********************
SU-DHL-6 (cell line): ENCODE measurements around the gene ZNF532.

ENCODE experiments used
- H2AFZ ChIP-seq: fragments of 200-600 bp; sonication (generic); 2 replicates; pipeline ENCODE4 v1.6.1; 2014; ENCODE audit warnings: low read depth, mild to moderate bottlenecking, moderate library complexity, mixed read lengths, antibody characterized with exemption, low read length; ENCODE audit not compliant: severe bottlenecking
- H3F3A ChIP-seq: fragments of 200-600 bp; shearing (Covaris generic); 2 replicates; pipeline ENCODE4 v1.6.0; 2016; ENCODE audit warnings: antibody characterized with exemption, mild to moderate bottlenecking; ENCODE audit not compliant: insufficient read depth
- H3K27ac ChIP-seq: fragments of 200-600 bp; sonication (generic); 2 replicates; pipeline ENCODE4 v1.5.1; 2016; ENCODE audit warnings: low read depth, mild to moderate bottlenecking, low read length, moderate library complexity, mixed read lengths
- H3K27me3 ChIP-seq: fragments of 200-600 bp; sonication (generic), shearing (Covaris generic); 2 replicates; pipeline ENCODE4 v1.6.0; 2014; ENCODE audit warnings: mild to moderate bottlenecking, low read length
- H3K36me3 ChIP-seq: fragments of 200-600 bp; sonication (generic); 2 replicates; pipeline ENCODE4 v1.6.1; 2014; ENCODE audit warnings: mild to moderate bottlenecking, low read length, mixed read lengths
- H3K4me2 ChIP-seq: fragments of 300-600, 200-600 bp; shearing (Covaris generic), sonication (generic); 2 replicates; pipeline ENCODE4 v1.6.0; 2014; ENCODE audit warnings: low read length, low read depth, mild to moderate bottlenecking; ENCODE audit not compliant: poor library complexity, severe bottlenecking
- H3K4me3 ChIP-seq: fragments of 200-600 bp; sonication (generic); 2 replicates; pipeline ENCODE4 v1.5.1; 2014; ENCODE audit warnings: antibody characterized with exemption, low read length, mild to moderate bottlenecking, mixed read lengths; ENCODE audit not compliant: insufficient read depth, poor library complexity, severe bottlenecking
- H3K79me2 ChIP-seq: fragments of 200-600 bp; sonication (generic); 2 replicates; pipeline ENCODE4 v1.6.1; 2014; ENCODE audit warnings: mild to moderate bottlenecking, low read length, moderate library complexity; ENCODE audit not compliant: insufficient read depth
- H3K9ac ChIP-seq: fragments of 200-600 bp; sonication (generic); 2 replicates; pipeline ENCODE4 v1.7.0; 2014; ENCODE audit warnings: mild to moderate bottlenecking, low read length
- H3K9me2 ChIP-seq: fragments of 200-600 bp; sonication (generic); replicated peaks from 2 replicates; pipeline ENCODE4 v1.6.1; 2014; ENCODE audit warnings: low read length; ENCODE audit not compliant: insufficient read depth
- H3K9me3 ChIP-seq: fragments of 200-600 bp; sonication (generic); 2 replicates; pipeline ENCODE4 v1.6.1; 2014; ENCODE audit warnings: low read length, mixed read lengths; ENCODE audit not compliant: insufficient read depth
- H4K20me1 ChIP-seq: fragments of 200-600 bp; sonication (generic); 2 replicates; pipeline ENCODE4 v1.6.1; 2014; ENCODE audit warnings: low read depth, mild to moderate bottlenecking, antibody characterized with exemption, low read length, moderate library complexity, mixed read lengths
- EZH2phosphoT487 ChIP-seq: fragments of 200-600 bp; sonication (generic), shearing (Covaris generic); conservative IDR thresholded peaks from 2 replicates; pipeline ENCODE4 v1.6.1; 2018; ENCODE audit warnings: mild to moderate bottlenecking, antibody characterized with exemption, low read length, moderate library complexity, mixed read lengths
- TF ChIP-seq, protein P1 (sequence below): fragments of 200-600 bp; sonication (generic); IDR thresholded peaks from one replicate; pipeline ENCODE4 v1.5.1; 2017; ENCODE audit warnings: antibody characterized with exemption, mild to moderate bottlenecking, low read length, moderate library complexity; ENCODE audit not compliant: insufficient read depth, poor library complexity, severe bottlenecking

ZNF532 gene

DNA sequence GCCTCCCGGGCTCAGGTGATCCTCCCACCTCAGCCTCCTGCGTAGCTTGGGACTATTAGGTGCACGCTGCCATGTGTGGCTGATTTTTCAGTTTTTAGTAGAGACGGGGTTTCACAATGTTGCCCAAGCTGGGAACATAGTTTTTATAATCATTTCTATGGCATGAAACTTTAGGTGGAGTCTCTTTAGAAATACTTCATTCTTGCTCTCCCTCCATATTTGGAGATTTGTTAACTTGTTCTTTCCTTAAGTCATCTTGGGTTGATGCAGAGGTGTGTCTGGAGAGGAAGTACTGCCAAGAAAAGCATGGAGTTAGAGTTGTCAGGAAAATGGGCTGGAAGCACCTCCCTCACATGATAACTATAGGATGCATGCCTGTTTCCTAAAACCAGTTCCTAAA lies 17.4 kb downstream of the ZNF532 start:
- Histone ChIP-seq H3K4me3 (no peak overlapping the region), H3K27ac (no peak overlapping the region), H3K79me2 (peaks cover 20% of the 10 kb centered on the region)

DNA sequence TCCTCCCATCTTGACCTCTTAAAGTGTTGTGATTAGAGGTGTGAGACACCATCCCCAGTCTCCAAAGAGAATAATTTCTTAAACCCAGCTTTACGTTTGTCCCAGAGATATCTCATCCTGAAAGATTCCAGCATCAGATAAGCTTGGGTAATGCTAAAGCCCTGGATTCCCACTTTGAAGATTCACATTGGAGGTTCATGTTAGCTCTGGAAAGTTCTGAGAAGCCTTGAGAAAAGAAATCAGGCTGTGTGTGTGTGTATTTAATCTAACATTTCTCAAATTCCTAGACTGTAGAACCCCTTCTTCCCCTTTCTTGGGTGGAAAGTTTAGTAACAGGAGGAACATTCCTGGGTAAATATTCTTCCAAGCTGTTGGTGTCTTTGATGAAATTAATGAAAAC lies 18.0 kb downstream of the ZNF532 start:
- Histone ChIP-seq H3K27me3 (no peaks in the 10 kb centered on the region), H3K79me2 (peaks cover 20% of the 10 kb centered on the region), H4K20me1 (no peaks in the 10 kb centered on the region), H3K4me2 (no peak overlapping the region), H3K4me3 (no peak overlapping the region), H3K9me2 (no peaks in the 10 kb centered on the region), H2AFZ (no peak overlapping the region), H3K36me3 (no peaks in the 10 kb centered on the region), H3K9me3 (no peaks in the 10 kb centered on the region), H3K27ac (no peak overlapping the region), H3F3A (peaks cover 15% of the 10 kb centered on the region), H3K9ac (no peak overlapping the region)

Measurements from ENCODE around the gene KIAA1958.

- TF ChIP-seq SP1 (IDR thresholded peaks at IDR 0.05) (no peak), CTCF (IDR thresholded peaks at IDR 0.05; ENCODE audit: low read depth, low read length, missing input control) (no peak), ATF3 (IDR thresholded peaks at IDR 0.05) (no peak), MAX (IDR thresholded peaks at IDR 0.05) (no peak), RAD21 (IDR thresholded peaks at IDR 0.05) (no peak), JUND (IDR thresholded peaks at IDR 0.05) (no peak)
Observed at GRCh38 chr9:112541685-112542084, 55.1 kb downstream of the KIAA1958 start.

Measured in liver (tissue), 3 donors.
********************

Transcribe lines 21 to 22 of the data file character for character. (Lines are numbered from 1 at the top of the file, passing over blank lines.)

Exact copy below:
- Histone ChIP-seq H3K27me3 (no peaks in the 10 kb centered on the region), H3K79me2 (peaks cover 20% of the 10 kb centered on the region), H4K20me1 (no peaks in the 10 kb centered on the region), H3K4me2 (no peak overlapping the region), H3K4me3 (no peak overlapping the region), H3K9me2 (no peaks in the 10 kb centered on the region), H2AFZ (no peak overlapping the region), H3K36me3 (no peaks in the 10 kb centered on the region), H3K9me3 (no peaks in the 10 kb centered on the region), H3K27ac (no peak overlapping the region), H3F3A (peaks cover 15% of the 10 kb centered on the region), H3K9ac (no peak overlapping the region)

Measurements from ENCODE around the gene KIAA1958.